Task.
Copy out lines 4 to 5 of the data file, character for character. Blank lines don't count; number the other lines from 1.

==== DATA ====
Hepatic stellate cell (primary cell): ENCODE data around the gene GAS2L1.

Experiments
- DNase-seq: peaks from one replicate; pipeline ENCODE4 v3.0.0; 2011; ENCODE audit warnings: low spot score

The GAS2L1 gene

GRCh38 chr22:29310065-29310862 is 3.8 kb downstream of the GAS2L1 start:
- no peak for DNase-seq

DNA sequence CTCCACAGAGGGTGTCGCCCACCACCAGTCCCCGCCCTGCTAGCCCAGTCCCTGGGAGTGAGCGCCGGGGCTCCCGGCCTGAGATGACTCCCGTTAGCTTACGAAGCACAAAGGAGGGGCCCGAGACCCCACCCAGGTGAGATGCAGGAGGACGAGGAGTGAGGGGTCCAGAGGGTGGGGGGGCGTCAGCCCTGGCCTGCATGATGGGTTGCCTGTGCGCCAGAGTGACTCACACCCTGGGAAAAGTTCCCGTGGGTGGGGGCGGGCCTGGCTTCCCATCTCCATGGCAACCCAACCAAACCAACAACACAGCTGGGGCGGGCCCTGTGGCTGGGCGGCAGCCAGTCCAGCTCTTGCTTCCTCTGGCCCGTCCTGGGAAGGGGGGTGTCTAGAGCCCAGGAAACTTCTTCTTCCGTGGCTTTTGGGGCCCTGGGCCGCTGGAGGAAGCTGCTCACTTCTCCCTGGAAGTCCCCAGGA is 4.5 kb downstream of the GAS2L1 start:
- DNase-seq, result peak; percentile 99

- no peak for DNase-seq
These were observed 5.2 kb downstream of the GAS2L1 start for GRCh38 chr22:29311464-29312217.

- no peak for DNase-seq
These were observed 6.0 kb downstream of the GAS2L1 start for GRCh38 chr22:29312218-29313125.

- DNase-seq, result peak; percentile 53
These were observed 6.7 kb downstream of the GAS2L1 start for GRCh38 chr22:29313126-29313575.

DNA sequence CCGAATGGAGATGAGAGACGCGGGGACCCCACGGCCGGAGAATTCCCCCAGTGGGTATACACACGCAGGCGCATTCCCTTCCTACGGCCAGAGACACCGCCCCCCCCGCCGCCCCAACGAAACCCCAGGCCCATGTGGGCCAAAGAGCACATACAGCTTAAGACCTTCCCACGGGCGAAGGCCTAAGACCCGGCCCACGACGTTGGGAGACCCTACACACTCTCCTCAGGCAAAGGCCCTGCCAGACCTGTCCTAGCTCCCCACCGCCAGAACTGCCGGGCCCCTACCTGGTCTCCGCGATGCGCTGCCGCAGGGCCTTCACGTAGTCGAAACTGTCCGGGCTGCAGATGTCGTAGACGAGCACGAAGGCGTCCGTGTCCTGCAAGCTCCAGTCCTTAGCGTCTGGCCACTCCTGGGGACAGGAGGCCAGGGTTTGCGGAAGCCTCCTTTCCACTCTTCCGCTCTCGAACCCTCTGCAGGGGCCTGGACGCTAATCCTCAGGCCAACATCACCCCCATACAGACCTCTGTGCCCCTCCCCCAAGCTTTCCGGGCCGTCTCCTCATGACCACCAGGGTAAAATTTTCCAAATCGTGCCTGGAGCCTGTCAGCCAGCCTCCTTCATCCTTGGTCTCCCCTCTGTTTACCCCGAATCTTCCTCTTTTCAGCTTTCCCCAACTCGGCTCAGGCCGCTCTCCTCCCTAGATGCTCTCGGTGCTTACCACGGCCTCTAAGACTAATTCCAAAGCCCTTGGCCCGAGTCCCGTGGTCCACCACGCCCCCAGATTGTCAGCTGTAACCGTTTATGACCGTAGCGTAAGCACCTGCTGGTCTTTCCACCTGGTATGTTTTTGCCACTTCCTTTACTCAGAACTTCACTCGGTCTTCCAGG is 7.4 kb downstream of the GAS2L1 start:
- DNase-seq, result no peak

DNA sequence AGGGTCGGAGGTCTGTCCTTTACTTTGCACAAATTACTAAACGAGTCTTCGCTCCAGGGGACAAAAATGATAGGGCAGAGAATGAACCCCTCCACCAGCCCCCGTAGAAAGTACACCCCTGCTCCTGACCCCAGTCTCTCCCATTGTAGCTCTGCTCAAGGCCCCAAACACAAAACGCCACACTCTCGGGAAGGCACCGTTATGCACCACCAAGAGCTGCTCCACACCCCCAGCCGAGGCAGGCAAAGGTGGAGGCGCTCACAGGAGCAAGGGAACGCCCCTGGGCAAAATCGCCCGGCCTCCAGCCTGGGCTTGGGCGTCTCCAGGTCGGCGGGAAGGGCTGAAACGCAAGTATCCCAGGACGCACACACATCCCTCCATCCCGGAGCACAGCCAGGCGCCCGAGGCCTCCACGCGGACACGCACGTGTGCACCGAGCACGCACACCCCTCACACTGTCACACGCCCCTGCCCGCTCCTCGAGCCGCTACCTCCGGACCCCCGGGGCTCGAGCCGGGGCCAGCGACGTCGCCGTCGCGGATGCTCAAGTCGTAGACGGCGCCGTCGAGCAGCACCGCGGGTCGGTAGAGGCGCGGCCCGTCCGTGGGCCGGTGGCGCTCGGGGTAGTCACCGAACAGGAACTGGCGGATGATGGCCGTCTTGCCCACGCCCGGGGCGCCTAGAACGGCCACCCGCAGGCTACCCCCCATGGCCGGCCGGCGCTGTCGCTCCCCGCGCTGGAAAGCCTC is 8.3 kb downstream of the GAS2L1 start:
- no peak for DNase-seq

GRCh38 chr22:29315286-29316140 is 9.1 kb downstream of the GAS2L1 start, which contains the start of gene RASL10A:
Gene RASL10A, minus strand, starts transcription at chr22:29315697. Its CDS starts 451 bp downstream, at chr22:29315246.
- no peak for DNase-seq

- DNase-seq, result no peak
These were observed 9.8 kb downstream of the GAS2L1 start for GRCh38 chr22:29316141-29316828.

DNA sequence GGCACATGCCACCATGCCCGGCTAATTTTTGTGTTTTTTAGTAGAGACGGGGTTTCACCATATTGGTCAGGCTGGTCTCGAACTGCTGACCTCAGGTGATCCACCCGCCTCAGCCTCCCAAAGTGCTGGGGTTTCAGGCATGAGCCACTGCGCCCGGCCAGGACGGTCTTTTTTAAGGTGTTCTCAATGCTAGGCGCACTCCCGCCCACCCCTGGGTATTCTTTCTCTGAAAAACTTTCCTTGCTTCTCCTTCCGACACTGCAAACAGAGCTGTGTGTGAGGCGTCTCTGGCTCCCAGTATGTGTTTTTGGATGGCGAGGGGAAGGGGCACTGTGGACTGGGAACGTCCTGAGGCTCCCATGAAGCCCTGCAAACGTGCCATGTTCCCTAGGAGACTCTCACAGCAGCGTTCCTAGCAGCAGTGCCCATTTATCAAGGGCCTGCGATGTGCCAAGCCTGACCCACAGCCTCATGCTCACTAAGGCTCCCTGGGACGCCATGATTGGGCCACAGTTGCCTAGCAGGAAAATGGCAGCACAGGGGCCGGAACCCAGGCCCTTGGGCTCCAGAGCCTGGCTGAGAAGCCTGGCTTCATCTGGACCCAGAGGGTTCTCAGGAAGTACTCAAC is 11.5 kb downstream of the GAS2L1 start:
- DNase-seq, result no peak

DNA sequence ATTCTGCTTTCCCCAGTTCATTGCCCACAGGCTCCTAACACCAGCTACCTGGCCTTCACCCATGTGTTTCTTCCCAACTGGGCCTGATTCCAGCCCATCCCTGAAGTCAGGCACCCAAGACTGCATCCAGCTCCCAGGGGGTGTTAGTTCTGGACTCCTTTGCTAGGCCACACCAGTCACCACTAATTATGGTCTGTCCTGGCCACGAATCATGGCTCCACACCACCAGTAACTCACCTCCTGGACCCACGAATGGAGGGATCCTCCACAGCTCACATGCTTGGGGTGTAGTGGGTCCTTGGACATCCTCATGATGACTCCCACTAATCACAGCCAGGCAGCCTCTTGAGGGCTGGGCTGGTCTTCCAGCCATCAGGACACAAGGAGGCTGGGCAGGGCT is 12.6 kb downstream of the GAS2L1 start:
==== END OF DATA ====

The GAS2L1 gene

GRCh38 chr22:29310065-29310862 is 3.8 kb downstream of the GAS2L1 start: